Her parent’s marriage, orchestrated and supported by her paternal grandfather, was unhappy.  Mother Jean turned to her daughter for love and support.  It was a bond, strained by the mother’s ambitions and domination, which would be the center of most of her daughter’s life. After her parents divorced in 1922, Jean moved with her daughter to Hollywood the next year in search of film stardom.  But she quickly discovered that even beautiful women of 34 were too old to become leading ladies in a town where teenagers were “discovered” and turned into stars every week.
The grandfather ordered the return of his daughter and her child to Kansas City in 1925 by threatening to disinherit them.  They spent two unhappy years back home.  One summer the grandfather sent Harlean to a Michigan summer camp where she came down with Scarlet Fever—the disease which probably originally damaged her kidneys.
In 1927 she was enrolled at the toney private Ferry Hall School in Lake Forest so that her mother could be near her boyfriend, Marino Bello in Chicago.  Later that year mother Jean married her suitor without her daughter being present.  Hurt and bewildered, the girl eloped at age 16 with Charles “Chuck” McGrew, the older brother of a wealthy classmate.  It set the stage for a repeating pattern for the young girl who wanted more than anything to be a loving housewife and raise children in a stable, happy home.
When McGrew got an inherited fortune when he turned 21 the young couple moved to Los Angeles where for a while Harlean happily played the role of a rich young married in a fashionable home.  Leading the life of idle socialites caused both of them to drink.  And McGrew drank exceptionally heavily.
On a lark Harlean offered a ride to a friend who was seeking an audition at the Fox Studios.  She was spotted there and encouraged to audition herself.  She had no interest and refused for several days until she gave into a dare.  She was accepted at Central Casting registering under her mother’s maiden name, Jean Harlow.  Publicity still were taken and circulated and soon she was receiving calls for parts—all of which she firmly turned down, until her mother and Belo showed up in town and pressed her to accept.
After one un-credited appearance in a bit part, she found herself on call for small parts with billing.  That led to a $100 a week contract with the Hal Roach Studio which co-starred her in three Laurel and Hardy two reel comedies in 1928 and ’29.  But she didn’t need the money and her husband was resentful of his wife’s new career.  When she complained to Roach that the work was “ruining my marriage” the producer willingly tore up her contract.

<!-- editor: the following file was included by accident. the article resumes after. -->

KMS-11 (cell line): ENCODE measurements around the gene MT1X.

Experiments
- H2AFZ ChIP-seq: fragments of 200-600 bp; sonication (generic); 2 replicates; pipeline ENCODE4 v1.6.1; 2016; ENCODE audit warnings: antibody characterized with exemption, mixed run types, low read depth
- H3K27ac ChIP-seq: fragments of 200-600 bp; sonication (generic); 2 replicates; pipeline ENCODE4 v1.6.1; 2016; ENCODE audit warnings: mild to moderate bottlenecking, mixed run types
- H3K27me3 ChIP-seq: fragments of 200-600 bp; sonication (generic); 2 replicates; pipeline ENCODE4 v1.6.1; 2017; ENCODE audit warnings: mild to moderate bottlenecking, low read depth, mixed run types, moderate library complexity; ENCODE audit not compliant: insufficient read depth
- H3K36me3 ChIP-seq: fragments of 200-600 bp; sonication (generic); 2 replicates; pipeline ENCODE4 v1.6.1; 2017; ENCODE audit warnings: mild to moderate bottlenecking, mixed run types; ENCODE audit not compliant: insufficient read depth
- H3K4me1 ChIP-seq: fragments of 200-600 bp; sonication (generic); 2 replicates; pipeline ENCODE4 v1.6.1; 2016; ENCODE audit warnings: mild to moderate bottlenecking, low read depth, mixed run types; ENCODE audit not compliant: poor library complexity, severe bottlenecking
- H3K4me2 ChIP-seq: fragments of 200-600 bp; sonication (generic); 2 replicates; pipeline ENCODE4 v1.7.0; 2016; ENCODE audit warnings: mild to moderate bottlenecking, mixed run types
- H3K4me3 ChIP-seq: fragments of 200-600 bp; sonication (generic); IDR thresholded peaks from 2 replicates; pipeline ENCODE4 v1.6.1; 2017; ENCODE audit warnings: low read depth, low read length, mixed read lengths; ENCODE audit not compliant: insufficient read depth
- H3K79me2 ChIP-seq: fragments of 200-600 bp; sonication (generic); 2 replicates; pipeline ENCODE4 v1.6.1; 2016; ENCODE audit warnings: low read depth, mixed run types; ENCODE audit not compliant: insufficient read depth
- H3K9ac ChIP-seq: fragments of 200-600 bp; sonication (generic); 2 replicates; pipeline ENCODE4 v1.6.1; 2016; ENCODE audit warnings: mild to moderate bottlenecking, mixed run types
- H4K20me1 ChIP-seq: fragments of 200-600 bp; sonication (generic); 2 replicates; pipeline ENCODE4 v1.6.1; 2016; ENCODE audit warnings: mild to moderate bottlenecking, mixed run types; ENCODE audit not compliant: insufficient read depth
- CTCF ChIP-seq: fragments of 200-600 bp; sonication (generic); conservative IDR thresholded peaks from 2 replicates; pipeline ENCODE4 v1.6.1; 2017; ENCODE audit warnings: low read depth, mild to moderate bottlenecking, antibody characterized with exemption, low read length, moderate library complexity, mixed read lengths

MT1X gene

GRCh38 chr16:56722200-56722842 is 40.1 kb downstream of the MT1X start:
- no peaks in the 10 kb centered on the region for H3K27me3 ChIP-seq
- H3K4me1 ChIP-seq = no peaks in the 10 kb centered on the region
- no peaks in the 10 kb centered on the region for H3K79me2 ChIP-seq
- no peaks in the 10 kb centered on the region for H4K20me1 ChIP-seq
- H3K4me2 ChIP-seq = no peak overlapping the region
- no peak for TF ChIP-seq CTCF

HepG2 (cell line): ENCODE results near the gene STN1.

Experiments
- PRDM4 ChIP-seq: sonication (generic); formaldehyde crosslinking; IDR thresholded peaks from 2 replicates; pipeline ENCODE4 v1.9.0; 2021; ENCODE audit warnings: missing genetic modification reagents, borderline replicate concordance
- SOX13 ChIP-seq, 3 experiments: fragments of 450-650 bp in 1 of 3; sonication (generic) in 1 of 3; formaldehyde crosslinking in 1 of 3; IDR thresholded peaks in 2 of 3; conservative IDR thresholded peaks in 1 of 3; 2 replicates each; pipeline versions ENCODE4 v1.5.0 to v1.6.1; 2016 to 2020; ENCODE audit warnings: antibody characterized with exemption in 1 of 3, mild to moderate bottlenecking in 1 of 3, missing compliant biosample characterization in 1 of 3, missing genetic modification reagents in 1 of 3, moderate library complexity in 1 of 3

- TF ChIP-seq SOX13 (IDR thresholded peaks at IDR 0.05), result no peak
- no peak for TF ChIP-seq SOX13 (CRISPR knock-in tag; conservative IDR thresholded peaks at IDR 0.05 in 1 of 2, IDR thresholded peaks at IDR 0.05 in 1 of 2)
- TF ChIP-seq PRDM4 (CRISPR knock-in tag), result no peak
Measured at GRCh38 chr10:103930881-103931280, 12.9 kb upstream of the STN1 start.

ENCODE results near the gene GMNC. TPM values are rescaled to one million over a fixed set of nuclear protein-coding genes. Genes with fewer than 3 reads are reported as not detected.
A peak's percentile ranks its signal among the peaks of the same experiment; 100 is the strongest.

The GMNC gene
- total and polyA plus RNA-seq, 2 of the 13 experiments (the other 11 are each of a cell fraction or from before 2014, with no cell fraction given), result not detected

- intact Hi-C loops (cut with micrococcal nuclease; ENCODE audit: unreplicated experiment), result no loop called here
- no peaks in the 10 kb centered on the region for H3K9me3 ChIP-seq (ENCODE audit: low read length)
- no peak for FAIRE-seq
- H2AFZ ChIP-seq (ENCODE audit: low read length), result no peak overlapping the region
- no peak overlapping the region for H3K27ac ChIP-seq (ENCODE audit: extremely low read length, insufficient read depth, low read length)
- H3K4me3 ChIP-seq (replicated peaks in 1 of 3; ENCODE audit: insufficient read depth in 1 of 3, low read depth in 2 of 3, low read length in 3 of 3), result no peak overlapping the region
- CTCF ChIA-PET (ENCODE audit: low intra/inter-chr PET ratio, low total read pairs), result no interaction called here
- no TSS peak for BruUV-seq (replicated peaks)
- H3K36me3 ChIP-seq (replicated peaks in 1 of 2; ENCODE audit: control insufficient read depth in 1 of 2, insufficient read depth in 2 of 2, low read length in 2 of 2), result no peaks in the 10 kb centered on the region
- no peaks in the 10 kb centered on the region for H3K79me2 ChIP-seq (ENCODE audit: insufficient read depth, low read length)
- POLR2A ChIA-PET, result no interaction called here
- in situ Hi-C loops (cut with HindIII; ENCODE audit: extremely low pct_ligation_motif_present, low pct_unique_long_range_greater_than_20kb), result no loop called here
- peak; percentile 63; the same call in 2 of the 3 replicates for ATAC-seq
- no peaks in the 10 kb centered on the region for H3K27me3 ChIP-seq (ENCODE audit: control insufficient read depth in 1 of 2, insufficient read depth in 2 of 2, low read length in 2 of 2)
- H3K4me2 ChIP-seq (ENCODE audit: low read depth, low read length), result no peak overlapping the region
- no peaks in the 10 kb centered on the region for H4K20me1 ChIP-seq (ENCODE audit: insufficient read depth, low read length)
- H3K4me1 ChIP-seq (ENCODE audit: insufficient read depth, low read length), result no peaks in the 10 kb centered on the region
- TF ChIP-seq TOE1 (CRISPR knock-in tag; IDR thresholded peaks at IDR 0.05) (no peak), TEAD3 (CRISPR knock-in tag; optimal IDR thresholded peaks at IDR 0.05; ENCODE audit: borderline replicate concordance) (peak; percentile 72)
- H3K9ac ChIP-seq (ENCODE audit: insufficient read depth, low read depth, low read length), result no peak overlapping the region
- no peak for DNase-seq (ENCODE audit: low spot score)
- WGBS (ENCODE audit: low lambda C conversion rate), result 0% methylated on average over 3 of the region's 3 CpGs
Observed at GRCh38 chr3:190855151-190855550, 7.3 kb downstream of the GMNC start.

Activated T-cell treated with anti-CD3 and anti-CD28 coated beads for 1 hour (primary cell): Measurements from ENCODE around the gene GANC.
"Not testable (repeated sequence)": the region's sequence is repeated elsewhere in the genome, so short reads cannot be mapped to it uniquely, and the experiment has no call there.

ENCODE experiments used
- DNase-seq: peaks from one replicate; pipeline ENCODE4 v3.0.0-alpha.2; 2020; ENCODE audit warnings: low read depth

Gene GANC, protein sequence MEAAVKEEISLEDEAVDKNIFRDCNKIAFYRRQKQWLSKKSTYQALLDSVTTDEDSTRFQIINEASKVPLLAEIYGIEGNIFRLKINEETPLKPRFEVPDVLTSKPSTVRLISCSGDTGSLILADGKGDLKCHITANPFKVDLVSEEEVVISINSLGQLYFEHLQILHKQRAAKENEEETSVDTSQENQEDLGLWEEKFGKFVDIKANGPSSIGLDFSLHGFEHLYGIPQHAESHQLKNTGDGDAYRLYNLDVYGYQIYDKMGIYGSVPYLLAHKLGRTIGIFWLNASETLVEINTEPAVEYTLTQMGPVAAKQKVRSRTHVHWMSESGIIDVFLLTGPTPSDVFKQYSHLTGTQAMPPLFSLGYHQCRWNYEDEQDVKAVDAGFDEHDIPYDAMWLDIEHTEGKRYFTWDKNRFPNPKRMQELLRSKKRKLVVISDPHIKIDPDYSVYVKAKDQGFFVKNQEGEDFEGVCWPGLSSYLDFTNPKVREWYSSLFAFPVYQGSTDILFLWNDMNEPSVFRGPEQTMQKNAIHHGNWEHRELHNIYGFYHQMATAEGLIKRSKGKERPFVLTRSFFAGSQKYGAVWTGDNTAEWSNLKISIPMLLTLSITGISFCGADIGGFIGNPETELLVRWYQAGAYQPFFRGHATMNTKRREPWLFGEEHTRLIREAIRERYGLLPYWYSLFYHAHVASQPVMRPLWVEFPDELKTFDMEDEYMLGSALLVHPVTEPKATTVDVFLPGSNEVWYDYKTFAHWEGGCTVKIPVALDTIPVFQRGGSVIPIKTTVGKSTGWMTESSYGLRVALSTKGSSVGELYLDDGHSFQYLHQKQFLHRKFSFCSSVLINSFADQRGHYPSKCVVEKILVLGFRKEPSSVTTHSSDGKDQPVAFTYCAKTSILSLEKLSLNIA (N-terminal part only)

But the marriage was doomed anyway by McGrew’s jealousy and heavy drinking.  The couple divorced in 1929 and Harlow moved in with her mother and step-father, who encouraged her to go back to work.  She got her first speaking role in a Clara Bow film, The Saturday Night Kid.  Bow was the quintessential flapper/vamp, just the kind of sex symbol Harlow was on the verge of rendering obsolete.
Playboy inventor and director Howard Hughes was re-shooting his silent aviation epic Hell’s Angels as a talkie.  Almost by fluke he was introduced to Harlow by an actor who had spotted her on another set.  Hughes cast her as the blonde heroine, replacing a Danish actress with a heavy accent.  As was usual, Hughes romanced his leading lady.  The film was a smash hit thanks to Hughes’s daring aerial photography and Harlow’s stunning looks. 
Although derided by critics she was a hit with audiences and suddenly a star. But not too big a star for her next role to an un-credited bit in Charles Chaplin’s City Lights.  Under contract to Hughes, who was not a prolific film maker, she was leant to other studios to work in mostly undistinguished films.  But one of them was The Secret Six which paired her for the first time with another rising star, Gable.  Another was a small, but memorable role in James Cagney’s classic Public Enemy.  Most of the others were just double bill fodder. 
Then Hughes put her back to work in a film starring one of the hottest leading ladies in the business, Loretta Young.  Harlow was cast as a scheming rival for her husband’s attention.  But after previews, Hughes changed the name of the film to Platinum Blond and got his publicity department working overtime to hype Harlow’s hair.  It worked.  Everybody forgot that Young was the real star.
In 1932, once again on loan, Harlow got her first starring role in Columbia’s Three Wise Girls with Mae Clark.  MGM, where she was already seeing a producer, Paul Bern snapped her up to co-star with Walter Houston in a grim crime drama Beast of the City.  Although consigned to the bottom half of a double bill by Mayer, who felt its violence and the sexy siren that lures a young man to destruction ran against the studio’s image as a maker of wholesome films, Bern took Harlow on an east coast barnstorming publicity tour of theaters showing the film.  She shocked studio executives when fans turned out in droves to see her.
Although Mayer still balked at signing the unwholesome star, Bern convinced studio head of production Irving Thalberg to buy Harlow’s contract from Hughes.  Then Thalberg went into high gear finding her better roles showcasing her unique talents.  The deal was completed on Harlow’s birthday.
It was Thalberg who discovered her gift for comedy when he cast aside her signature look and starred her in Red-Headed Woman, a romantic farce in which the heroine  breaks up a marriage, has multiple affairs and pre-marital sex, and attempts to kill a man to advance in society.  It was a huge hit.